So many things can disrupt a supply chain: natural disasters, plant/warehouse fires, labor disputes ... and Gypsy moths? According to an alert from Inchcape Shipping Services, Asian Gypsy moths may indeed cause slowing or delays in shipments from Japan, Russia, Korea and China this summer.
More infested cargo ships have been stopped by government officials in the past year, including one in late January that had 275 Asian Gypsy moth egg "masses" onboard. Each mass can contain up to 1,000 eggs, according to the U.S. Department of Agriculture. The fear is that introduction of Asian Gypsy moths into North America could lead to widespread deforestation.
How is this having an impact on the supply chain? The U.S. Border Patrol, the Department of Homeland Security and the Department of Agriculture will be stepping up inspections of incoming vessels from certain ports to ensure that the moths don't enter. They've released a list of regulations for shipping companies to implement, but increased inspections can mean increased delays for getting materials and products to shore.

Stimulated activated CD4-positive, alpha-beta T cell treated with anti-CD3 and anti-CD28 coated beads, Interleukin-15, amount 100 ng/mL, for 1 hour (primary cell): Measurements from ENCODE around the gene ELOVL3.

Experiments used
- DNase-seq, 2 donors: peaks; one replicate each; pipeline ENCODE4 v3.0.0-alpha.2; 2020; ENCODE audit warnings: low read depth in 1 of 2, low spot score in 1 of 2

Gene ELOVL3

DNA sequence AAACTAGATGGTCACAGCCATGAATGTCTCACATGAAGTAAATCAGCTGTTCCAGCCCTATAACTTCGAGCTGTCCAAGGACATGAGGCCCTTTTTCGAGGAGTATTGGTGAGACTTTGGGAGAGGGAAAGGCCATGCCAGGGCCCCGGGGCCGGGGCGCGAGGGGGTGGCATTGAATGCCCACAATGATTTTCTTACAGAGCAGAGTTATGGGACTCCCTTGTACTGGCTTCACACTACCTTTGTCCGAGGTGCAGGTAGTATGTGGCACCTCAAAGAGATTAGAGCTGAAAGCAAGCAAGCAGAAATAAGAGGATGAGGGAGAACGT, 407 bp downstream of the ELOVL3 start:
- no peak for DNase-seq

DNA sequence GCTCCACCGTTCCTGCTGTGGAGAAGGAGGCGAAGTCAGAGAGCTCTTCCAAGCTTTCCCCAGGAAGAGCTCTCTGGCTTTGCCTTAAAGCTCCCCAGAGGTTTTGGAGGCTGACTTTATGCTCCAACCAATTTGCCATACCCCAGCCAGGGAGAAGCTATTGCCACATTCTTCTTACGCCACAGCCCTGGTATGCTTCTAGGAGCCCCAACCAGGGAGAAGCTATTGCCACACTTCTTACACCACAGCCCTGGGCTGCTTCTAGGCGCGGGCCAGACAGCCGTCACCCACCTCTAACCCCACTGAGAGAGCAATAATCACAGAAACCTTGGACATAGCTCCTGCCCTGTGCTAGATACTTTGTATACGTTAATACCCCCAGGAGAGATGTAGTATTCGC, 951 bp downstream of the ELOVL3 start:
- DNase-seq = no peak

These unplanned delays could ripple through the supply chain. What do you tell your customers if your product won't be available because it's stuck on a ship offshore?
A business disruption is a great time to reinforce your value to your customers based on how you respond. Are you ready with substitute products or alternate sources to make sure your customers' needs are being met? Can you provide them with alternate options to meet their needs, even if it's a product they didn't think of? (Read more on proving your value to customers in How to Get Customers to Fight for You.) The key is having a plan in place to respond to the potential for delay so that it doesn't catch you off guard.
How you respond to this unexpected disruption can help you strengthen your customer relationships, or it can send them looking for someone else. The choice is yours.